This issue may be a source of even greater concern on remembering that the Spanish government has introduced a new disclosure obligation for Spanish-resident taxpayers. These taxpayers will have to file an informative tax return before April 30, 2013 detailing all of the assets and rights (bank account, investments in entities, life insurance and other financial assets and real estate assets, etc.) they own or for which they are the beneficial owners as of December 31, 2012, and are worth more than 50,000 euros, taking each group of assets separately. If a resident citizen (regardless of their nationality) fails to perform this obligation to file a return and is found out by the tax agency, they may be required to pay personal income tax in an amount of up to 52% of the value of the unreported asset and they would also have to pay a fine for a very serious infringement of up to 150% of that sum (unless they could prove that the asset or right has been acquired with revenues that have been reported for tax purposes in Spain or abroad). Moreover, in all cases, another penalty of at least 5,000 euros would be levied for each unreported asset, subject to a minimum of 10,000 euros, for each group of assets. The combination of both sums (tax and penalties) would mean having to pay to the tax authorities a sum greater than the value of the unreported asset or right. And the measure is even harsher than that, because in practice the debt derived from the assets situated outside Spain does not become time-barred, which means that the tax authorities have an unlimited timeframe for applying the consequences envisaged in the law for a breach of this disclosure obligation. We are not criticizing here whether this new tax legislation is in line with the Spanish Constitution or the Treaty on European Union, although it is very likely that there will be a host of disputes between taxpayers and the Spanish tax authorities in this respect.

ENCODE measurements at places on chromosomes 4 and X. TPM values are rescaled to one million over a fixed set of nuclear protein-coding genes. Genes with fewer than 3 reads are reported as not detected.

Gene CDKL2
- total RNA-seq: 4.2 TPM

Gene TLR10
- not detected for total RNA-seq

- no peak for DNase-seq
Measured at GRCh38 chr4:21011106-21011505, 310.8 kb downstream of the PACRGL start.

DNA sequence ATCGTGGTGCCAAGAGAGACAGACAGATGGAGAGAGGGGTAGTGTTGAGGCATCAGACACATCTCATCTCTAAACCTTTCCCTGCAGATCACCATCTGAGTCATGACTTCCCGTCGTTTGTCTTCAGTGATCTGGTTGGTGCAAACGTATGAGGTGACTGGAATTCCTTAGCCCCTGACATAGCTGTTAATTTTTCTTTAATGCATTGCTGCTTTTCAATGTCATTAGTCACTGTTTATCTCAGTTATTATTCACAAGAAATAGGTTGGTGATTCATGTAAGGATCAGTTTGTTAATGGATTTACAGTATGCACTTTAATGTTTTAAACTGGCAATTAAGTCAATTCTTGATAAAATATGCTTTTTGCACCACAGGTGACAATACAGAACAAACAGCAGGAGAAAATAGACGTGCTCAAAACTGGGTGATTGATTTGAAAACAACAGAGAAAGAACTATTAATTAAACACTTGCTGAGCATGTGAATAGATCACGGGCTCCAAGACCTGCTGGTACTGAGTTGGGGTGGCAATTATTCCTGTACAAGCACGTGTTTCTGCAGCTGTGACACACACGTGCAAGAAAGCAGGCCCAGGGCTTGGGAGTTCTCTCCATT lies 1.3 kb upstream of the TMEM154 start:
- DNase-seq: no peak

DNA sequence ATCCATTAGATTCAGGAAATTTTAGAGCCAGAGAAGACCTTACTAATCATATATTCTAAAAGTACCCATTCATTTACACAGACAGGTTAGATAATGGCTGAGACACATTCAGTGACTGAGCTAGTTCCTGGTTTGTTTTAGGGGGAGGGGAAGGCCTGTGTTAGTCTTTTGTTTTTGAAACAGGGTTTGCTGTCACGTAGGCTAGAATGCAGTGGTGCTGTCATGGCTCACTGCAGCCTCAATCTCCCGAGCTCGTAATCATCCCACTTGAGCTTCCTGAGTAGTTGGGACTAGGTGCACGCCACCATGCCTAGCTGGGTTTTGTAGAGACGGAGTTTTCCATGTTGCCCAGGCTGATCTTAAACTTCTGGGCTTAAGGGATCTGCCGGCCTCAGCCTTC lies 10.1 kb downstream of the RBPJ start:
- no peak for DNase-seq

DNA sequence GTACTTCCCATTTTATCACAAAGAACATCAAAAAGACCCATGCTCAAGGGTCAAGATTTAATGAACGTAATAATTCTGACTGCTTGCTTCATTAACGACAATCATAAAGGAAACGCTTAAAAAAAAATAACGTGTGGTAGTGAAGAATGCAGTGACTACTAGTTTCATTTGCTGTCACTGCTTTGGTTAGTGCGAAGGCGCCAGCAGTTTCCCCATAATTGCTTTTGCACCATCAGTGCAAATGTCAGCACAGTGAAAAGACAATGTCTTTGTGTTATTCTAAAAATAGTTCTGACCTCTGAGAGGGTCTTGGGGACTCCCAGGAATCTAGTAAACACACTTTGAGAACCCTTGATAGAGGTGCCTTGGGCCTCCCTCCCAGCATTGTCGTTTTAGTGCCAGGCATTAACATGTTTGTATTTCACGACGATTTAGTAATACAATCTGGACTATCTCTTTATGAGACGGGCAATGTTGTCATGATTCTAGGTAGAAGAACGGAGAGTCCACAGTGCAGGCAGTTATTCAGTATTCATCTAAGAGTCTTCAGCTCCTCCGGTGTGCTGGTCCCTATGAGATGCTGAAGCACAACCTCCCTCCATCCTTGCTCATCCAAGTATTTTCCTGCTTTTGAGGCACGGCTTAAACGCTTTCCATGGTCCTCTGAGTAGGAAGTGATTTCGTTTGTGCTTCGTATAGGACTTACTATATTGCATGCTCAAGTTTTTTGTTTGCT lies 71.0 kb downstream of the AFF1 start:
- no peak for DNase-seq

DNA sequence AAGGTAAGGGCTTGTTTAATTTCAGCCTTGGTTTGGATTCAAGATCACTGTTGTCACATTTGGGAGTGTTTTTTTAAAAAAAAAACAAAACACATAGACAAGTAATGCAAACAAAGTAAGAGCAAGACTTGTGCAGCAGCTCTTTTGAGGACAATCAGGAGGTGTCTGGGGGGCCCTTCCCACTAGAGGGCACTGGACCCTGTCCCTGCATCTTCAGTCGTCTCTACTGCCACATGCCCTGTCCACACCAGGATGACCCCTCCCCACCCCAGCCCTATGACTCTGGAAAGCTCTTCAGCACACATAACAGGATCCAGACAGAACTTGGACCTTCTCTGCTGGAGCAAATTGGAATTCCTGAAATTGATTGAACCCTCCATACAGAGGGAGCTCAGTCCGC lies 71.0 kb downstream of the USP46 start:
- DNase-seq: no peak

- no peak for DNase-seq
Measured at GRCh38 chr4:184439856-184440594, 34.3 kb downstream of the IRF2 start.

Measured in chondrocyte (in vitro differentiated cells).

This new disclosure obligation, combined with a rise in the exchange of information between the Spanish tax authorities and the tax authorities of other countries (including some “tax havens”) and recent events such as the end of bank secrecy in Switzerland have made it much simpler for the Spanish government to obtain information on the assets and rights that Spanish-resident citizens have in other countries.
Therefore, any foreign citizens domiciled with their families in Spain who have doubts over their tax residency or believe that they cannot evidence residency in another country must review their tax status in Spain sufficiently in advance of April 30, 2013 to avoid having to pay disproportionate amounts of tax on the assets they have abroad.